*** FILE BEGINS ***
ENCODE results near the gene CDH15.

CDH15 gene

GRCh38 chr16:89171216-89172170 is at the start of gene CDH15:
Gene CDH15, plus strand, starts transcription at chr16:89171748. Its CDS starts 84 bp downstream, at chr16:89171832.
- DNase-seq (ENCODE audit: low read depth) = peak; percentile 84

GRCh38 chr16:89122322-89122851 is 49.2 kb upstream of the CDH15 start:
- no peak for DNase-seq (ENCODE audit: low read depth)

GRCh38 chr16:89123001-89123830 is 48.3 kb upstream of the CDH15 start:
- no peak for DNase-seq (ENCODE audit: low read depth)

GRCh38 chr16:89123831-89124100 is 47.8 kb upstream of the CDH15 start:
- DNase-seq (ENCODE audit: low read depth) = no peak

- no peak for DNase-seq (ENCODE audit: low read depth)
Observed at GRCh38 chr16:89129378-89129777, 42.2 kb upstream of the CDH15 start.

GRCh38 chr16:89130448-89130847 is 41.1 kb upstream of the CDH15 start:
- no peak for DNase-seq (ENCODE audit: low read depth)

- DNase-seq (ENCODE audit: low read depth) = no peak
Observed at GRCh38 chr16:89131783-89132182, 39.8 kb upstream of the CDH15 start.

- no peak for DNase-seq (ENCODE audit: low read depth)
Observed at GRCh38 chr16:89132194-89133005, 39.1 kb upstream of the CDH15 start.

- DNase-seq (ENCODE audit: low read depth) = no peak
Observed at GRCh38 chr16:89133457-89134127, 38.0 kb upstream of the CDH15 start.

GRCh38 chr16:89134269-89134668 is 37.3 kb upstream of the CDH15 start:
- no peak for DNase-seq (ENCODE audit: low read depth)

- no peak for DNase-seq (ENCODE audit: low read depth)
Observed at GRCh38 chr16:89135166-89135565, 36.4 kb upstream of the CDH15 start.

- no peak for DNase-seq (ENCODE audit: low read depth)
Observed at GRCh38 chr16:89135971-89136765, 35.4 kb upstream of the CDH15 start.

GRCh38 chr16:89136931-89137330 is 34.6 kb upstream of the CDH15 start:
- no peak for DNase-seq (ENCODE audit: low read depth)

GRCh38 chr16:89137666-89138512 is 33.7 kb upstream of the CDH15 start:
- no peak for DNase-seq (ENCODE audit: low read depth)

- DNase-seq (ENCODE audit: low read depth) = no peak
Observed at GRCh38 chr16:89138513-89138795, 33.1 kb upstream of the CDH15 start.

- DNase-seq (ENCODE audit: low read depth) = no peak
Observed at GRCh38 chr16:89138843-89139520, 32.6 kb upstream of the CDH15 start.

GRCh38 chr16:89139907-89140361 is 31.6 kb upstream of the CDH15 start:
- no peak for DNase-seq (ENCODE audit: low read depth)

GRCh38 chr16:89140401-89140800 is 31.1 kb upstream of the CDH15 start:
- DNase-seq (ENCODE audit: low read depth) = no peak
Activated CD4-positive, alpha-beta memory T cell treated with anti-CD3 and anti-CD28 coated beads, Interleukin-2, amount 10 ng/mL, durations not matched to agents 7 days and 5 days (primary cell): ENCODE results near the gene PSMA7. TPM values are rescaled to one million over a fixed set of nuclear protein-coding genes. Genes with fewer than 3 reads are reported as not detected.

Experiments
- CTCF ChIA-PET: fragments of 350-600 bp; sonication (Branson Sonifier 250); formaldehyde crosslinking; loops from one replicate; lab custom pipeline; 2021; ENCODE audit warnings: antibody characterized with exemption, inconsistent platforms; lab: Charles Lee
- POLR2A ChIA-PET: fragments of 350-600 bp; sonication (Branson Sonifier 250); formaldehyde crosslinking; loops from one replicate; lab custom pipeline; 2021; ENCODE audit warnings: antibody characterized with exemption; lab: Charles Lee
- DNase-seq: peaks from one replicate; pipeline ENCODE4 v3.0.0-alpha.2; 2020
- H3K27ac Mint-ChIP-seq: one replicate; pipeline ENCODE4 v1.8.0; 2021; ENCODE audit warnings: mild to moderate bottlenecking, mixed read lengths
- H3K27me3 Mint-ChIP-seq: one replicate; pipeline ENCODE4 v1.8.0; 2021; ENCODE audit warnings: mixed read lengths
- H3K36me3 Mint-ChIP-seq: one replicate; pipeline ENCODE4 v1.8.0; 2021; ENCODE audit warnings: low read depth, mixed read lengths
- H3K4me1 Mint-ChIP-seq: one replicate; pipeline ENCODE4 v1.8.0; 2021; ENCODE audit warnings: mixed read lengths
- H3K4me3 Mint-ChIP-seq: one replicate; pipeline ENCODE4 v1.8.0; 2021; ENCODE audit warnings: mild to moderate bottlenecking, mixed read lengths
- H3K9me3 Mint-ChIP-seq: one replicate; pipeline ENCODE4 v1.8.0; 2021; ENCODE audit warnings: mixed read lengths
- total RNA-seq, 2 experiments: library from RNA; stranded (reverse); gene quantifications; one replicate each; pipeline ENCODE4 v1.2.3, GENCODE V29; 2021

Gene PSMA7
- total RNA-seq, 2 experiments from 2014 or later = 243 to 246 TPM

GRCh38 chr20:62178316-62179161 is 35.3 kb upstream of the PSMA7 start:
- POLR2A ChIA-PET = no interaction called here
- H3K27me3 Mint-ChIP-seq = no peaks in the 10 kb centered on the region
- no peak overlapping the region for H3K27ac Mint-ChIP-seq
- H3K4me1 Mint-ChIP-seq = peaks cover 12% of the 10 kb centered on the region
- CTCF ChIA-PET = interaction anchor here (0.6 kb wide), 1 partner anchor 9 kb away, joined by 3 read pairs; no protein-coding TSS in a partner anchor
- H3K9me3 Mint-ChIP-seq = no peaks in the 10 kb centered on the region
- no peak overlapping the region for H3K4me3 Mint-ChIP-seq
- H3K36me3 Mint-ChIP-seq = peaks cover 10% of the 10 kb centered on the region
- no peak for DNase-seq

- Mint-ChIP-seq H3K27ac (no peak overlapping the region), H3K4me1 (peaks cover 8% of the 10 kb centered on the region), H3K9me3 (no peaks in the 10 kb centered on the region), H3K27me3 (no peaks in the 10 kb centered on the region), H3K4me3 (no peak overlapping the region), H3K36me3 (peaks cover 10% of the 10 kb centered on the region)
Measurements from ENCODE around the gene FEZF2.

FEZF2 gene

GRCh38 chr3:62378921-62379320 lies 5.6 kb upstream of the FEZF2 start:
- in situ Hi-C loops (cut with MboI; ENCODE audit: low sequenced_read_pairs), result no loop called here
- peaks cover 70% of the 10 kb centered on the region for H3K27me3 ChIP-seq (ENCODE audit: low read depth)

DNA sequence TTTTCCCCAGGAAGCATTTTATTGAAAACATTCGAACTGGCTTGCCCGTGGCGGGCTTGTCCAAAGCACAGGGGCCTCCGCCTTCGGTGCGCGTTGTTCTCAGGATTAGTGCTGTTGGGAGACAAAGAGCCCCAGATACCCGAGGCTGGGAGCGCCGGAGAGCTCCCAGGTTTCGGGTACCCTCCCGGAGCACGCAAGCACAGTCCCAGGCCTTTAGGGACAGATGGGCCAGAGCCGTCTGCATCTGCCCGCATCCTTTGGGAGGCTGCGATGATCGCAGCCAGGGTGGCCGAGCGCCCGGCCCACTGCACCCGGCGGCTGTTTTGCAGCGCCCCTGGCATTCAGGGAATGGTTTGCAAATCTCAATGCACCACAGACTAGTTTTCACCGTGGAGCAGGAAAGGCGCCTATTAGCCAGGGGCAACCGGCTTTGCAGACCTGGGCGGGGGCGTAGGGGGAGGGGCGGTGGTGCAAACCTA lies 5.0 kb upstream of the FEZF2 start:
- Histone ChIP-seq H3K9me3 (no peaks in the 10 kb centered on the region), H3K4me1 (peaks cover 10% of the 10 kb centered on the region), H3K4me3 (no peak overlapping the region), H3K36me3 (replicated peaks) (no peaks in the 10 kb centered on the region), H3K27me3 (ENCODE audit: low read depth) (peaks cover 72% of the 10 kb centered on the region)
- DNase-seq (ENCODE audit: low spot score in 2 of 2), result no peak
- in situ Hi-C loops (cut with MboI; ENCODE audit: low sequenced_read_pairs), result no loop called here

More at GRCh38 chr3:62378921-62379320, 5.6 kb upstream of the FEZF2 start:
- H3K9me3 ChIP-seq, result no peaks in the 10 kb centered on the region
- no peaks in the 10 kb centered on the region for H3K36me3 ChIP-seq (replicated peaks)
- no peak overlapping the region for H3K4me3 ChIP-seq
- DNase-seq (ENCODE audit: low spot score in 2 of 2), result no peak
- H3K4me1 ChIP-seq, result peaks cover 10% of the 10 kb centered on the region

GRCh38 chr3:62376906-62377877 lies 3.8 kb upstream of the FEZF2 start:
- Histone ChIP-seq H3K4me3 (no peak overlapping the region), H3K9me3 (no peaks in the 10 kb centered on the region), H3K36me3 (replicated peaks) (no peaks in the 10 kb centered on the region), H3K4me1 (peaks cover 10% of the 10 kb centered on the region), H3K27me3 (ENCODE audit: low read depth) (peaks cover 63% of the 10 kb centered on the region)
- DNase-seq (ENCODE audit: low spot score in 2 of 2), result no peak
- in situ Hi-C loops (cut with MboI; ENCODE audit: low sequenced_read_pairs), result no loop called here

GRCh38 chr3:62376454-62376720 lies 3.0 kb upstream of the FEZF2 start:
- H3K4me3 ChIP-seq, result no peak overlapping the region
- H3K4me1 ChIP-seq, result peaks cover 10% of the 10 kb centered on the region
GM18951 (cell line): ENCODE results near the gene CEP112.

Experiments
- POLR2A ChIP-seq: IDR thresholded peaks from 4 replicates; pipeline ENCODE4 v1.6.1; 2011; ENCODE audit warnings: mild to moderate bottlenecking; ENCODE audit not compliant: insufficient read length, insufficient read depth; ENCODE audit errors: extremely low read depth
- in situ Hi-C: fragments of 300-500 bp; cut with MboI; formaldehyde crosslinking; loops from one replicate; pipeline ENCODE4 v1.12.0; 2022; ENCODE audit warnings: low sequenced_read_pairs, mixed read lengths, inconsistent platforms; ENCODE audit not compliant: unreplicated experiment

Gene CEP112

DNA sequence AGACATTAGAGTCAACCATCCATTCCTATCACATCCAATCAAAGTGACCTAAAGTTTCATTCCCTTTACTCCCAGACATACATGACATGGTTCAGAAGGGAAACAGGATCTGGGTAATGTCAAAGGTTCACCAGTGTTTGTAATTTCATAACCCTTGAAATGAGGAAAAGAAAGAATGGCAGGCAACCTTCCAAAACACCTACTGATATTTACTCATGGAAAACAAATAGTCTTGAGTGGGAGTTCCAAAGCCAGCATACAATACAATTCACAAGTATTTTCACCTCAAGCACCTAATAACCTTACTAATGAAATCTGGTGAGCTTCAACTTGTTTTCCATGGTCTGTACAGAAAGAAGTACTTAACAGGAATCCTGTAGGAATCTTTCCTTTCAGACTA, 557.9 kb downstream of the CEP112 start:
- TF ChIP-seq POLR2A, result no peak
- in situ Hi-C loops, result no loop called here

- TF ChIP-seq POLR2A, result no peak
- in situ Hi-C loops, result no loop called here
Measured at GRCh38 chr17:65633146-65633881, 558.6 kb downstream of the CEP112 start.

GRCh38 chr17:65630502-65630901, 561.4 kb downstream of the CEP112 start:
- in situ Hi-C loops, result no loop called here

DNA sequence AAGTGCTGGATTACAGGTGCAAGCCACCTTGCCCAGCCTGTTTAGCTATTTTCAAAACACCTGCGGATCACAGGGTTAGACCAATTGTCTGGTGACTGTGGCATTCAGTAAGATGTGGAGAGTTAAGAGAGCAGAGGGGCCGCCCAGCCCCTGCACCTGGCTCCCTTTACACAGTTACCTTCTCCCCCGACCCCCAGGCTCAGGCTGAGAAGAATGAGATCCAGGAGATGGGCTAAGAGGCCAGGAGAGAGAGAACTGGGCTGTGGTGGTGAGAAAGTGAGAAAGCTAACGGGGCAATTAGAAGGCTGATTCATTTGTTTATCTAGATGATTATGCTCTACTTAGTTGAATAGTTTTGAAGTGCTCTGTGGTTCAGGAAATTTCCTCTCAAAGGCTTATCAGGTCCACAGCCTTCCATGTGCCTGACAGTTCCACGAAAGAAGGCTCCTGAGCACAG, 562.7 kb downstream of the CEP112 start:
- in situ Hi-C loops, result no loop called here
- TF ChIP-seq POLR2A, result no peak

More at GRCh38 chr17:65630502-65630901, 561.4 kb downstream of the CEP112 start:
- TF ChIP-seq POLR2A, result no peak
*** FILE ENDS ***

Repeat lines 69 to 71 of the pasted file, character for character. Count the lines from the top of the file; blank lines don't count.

- peaks cover 70% of the 10 kb centered on the region for H3K27me3 ChIP-seq (ENCODE audit: low read depth)

DNA sequence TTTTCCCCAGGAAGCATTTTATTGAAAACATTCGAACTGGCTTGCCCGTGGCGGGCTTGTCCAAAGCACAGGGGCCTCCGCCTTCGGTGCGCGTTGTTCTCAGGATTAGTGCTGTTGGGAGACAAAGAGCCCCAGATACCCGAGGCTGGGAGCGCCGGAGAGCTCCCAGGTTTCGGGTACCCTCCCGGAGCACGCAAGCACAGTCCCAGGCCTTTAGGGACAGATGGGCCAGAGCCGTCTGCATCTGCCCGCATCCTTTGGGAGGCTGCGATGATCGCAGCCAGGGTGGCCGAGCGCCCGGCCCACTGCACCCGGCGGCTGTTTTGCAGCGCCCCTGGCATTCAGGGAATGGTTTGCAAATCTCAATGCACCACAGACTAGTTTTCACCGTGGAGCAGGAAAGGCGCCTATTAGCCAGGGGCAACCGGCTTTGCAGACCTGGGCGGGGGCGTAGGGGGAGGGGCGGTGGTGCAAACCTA lies 5.0 kb upstream of the FEZF2 start:
- Histone ChIP-seq H3K9me3 (no peaks in the 10 kb centered on the region), H3K4me1 (peaks cover 10% of the 10 kb centered on the region), H3K4me3 (no peak overlapping the region), H3K36me3 (replicated peaks) (no peaks in the 10 kb centered on the region), H3K27me3 (ENCODE audit: low read depth) (peaks cover 72% of the 10 kb centered on the region)